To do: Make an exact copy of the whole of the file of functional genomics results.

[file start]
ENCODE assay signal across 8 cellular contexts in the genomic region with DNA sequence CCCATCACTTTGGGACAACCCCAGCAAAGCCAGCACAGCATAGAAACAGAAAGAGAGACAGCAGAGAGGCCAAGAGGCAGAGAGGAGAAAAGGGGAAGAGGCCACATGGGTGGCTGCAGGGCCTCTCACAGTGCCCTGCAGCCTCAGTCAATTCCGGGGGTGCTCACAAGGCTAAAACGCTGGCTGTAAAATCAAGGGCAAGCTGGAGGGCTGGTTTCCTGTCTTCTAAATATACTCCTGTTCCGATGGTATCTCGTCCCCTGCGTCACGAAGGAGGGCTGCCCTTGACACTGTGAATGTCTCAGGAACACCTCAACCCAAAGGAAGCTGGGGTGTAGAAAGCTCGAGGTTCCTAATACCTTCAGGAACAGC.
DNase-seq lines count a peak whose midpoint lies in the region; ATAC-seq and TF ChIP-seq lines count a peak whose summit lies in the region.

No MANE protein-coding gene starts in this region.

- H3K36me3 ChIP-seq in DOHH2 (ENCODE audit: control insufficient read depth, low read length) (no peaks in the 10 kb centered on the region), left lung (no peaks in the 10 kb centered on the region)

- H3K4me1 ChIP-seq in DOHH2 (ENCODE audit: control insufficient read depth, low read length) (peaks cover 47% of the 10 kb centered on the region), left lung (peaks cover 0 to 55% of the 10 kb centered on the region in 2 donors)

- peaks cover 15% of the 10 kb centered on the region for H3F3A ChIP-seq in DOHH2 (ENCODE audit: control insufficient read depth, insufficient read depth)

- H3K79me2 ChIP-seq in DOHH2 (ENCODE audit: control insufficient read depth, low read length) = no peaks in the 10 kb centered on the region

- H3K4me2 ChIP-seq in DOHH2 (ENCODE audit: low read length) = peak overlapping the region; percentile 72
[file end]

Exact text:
ENCODE assay signal across 8 cellular contexts in the genomic region with DNA sequence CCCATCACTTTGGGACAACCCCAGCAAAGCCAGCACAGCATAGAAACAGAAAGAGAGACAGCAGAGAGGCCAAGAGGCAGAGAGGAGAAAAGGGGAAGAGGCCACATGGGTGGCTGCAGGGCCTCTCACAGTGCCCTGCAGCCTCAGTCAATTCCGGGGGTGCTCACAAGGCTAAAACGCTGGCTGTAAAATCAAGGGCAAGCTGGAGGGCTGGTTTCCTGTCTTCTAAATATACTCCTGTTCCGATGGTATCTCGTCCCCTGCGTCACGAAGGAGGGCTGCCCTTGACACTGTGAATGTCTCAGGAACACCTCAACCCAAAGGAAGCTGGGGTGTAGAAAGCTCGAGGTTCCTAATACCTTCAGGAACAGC.
DNase-seq lines count a peak whose midpoint lies in the region; ATAC-seq and TF ChIP-seq lines count a peak whose summit lies in the region.

No MANE protein-coding gene starts in this region.

- H3K36me3 ChIP-seq in DOHH2 (ENCODE audit: control insufficient read depth, low read length) (no peaks in the 10 kb centered on the region), left lung (no peaks in the 10 kb centered on the region)

- H3K4me1 ChIP-seq in DOHH2 (ENCODE audit: control insufficient read depth, low read length) (peaks cover 47% of the 10 kb centered on the region), left lung (peaks cover 0 to 55% of the 10 kb centered on the region in 2 donors)

- peaks cover 15% of the 10 kb centered on the region for H3F3A ChIP-seq in DOHH2 (ENCODE audit: control insufficient read depth, insufficient read depth)

- H3K79me2 ChIP-seq in DOHH2 (ENCODE audit: control insufficient read depth, low read length) = no peaks in the 10 kb centered on the region

- H3K4me2 ChIP-seq in DOHH2 (ENCODE audit: low read length) = peak overlapping the region; percentile 72